PHOTO CAPTION: Changan Hybrid station wagon.

Electric Car Sales Slow to Takeoff in China

89% of Chinese consumers surveyed say they aren’t really interested in advanced technology if it comes with an increased cost.

Published: 11-Dec-2010

China has made it clear that in no uncertain terms, it plans to be a leader in green transportation technology, pouring billions of dollars in subsidies for hybrid and electric vehicles. Even so, sales of these cars are slow.

The Chinese Government has rolled out subsidies for both car buyers, and makings. In five select cities, automakers can earn up to almost $9,000 per hybrid or EV they sell, giving them a clear incentive to make the cars. New car buyers can get anywhere from $450 up to over $8,000 per hybrid or electric car, bringing many of these vehicles into the mid-teens in term of price. Sounds awful good for a hybrid vehicle, right?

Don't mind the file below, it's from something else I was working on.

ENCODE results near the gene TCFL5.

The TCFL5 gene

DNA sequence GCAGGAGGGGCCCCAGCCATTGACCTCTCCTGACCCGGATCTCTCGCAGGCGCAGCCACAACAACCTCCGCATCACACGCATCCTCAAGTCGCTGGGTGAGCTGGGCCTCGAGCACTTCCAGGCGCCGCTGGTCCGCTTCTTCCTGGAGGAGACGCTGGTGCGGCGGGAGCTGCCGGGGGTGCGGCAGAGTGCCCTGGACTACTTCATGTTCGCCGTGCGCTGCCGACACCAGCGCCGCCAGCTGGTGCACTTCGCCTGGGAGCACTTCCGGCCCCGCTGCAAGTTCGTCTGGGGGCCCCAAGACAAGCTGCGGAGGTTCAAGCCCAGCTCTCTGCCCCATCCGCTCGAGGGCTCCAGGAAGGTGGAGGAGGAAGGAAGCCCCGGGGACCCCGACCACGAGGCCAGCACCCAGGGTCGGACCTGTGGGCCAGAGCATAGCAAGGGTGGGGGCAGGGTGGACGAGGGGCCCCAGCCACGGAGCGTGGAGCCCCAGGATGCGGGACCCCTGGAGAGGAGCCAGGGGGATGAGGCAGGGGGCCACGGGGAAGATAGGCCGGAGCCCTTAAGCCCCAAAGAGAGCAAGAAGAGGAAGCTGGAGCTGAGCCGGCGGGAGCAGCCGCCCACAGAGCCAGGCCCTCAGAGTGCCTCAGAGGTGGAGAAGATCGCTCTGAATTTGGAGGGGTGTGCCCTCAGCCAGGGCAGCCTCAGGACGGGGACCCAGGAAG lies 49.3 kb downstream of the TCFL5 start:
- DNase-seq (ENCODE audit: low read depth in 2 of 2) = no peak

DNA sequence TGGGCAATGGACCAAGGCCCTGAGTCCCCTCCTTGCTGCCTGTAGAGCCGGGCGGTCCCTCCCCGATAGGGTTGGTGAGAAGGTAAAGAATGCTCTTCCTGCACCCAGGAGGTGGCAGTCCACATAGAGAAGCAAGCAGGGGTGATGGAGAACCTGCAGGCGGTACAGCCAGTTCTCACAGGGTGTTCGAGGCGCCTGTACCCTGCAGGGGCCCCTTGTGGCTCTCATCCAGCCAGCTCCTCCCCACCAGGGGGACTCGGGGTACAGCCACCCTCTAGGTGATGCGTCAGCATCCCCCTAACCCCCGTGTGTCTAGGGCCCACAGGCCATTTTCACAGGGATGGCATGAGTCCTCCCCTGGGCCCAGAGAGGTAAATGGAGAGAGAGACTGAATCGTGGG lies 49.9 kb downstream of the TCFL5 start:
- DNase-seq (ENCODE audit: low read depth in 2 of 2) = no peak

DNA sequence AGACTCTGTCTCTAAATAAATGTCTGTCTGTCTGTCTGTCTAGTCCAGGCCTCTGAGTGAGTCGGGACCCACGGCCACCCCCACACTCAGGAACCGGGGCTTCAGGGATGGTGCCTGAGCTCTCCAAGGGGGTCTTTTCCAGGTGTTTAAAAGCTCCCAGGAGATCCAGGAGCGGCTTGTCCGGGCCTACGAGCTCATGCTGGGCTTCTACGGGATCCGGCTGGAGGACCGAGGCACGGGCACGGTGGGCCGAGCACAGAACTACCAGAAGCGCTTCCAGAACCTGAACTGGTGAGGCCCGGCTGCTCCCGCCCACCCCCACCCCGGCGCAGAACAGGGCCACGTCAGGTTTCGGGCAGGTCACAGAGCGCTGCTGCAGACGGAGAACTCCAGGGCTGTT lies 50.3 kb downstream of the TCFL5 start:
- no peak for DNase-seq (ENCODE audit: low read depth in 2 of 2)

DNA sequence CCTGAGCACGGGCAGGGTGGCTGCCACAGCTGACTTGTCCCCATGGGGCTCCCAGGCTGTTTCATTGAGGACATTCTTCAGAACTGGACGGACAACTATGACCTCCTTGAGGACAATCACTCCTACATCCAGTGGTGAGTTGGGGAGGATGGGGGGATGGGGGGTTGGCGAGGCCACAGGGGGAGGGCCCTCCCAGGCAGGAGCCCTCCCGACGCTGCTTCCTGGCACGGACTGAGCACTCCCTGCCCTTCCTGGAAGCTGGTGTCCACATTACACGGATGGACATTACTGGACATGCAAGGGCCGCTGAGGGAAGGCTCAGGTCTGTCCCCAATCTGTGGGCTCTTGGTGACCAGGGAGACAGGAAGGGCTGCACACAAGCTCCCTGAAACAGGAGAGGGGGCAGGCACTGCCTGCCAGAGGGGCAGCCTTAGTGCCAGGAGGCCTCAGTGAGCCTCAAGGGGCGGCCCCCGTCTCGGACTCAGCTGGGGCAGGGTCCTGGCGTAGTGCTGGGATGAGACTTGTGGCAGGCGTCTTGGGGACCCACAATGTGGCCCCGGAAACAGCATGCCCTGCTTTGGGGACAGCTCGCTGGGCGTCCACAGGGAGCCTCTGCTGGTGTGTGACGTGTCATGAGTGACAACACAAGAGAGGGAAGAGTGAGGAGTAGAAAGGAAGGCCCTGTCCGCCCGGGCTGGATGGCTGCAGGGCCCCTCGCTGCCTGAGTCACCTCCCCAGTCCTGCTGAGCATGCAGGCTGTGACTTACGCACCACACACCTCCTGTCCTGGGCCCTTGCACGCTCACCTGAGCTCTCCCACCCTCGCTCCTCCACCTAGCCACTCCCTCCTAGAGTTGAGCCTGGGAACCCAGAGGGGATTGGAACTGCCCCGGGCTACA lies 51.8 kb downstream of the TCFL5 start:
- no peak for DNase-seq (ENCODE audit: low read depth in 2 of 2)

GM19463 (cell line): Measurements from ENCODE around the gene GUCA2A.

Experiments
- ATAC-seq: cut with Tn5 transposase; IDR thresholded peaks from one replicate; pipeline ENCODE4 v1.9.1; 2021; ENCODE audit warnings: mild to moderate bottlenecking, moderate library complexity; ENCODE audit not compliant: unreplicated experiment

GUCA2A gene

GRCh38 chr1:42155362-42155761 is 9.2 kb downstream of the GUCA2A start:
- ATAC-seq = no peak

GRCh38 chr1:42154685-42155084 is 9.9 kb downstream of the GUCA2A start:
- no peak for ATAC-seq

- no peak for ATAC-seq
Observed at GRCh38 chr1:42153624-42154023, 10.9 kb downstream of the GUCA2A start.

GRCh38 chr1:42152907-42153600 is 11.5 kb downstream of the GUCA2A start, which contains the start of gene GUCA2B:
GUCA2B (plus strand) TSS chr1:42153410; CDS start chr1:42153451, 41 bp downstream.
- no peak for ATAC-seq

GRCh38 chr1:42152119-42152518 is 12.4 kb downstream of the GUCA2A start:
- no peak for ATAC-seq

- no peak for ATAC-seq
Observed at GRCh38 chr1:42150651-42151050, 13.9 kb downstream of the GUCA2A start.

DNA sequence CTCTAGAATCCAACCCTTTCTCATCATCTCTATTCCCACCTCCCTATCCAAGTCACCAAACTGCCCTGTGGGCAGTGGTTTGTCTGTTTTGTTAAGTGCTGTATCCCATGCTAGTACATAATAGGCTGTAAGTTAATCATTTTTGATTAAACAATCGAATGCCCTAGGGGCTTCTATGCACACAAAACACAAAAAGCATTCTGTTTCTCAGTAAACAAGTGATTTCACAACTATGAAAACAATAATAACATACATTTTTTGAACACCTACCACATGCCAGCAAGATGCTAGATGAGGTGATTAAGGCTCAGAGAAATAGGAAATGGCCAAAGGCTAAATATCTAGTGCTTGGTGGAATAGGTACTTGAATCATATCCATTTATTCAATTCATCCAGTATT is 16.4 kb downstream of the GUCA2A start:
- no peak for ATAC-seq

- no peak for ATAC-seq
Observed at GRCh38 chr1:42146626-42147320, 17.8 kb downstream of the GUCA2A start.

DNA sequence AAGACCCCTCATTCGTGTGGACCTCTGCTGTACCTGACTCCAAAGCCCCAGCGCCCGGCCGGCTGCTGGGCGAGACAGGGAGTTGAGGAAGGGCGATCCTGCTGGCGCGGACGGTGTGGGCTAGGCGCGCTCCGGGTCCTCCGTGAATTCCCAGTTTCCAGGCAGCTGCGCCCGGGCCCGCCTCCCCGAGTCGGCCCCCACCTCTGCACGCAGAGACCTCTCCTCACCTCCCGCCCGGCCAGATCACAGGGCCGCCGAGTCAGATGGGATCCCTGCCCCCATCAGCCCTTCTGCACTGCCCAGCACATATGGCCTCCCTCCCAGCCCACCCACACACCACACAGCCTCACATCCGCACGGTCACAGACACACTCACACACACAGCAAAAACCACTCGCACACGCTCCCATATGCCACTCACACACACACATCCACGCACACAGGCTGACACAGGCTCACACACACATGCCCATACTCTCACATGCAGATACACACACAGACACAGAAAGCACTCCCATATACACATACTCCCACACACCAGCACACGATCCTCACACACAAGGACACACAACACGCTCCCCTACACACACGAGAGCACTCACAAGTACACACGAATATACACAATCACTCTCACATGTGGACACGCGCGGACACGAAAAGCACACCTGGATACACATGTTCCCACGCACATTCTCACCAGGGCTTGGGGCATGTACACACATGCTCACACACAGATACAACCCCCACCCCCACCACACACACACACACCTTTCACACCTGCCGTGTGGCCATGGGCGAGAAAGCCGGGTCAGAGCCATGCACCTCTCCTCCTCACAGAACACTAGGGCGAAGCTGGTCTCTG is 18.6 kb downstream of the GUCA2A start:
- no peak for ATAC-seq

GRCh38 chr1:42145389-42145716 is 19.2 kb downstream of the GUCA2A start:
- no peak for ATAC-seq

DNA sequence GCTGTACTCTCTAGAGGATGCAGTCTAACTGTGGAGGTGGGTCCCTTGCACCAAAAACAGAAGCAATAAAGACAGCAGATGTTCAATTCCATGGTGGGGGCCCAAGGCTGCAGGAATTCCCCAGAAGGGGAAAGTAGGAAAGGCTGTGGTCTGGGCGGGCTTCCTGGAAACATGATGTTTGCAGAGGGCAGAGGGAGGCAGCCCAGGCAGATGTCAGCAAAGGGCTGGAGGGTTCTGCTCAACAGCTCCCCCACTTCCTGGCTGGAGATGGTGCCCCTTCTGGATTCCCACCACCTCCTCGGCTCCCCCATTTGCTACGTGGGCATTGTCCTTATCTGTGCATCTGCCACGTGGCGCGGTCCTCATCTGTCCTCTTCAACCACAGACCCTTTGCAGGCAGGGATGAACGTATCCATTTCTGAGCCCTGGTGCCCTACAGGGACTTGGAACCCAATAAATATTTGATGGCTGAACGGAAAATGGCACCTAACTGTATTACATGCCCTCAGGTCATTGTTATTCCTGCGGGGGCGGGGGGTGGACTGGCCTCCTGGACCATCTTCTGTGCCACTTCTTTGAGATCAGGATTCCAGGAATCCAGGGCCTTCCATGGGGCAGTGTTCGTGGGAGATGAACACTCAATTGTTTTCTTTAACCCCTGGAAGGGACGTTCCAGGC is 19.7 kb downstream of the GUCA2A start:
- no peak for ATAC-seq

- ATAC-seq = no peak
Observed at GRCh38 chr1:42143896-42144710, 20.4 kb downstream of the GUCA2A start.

Apparently, not good enough. Changan Motors has not sold a single hybrid electric vehicle, despite having had a model on sale for most of 2010. BYD, a Chinese car company with hopes to sell EV’s in the U.S., has sold just 54 EV’s in ten months, and another 290 hybrids despite backing by Warren Buffet. Not a stellar start. Even Toyota has only sold 4,000 Prius’s this year in the whole of China.


Shanghai GM plant producing Buick models.

Global over-supply concerns growing, forecasts Alva Group, UK-based industry analysts.

BYD e6 electric car operated as Taxi in Shenzhen, China

The Chinese government envisages having 5 million EVs and plug-in hybrids on the road by 2020.

Opel RAK electric runabout concept.

Two and three passenger commuters like those debuted at 2011 Frankfurt Auto Show could be important options for drivers in Chinese cities.


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